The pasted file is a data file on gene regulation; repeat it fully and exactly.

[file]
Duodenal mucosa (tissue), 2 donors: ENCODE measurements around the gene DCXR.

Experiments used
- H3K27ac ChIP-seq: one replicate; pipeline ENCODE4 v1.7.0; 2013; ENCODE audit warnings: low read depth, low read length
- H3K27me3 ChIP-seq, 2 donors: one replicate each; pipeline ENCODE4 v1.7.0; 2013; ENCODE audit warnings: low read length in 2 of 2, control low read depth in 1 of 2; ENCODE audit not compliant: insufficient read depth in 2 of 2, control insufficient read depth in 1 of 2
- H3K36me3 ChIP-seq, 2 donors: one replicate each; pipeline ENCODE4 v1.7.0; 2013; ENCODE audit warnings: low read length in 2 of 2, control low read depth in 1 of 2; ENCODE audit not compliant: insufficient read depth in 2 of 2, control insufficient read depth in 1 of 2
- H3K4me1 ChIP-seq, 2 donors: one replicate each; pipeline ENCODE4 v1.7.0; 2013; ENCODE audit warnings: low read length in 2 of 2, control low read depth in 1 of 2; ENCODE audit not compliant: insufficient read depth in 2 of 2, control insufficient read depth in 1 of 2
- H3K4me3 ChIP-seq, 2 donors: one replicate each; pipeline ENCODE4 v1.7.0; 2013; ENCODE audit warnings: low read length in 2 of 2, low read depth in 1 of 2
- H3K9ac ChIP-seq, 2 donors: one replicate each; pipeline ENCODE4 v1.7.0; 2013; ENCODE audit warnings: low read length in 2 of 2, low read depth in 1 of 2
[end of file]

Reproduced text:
Duodenal mucosa (tissue), 2 donors: ENCODE measurements around the gene DCXR.

Experiments used
- H3K27ac ChIP-seq: one replicate; pipeline ENCODE4 v1.7.0; 2013; ENCODE audit warnings: low read depth, low read length
- H3K27me3 ChIP-seq, 2 donors: one replicate each; pipeline ENCODE4 v1.7.0; 2013; ENCODE audit warnings: low read length in 2 of 2, control low read depth in 1 of 2; ENCODE audit not compliant: insufficient read depth in 2 of 2, control insufficient read depth in 1 of 2
- H3K36me3 ChIP-seq, 2 donors: one replicate each; pipeline ENCODE4 v1.7.0; 2013; ENCODE audit warnings: low read length in 2 of 2, control low read depth in 1 of 2; ENCODE audit not compliant: insufficient read depth in 2 of 2, control insufficient read depth in 1 of 2
- H3K4me1 ChIP-seq, 2 donors: one replicate each; pipeline ENCODE4 v1.7.0; 2013; ENCODE audit warnings: low read length in 2 of 2, control low read depth in 1 of 2; ENCODE audit not compliant: insufficient read depth in 2 of 2, control insufficient read depth in 1 of 2
- H3K4me3 ChIP-seq, 2 donors: one replicate each; pipeline ENCODE4 v1.7.0; 2013; ENCODE audit warnings: low read length in 2 of 2, low read depth in 1 of 2
- H3K9ac ChIP-seq, 2 donors: one replicate each; pipeline ENCODE4 v1.7.0; 2013; ENCODE audit warnings: low read length in 2 of 2, low read depth in 1 of 2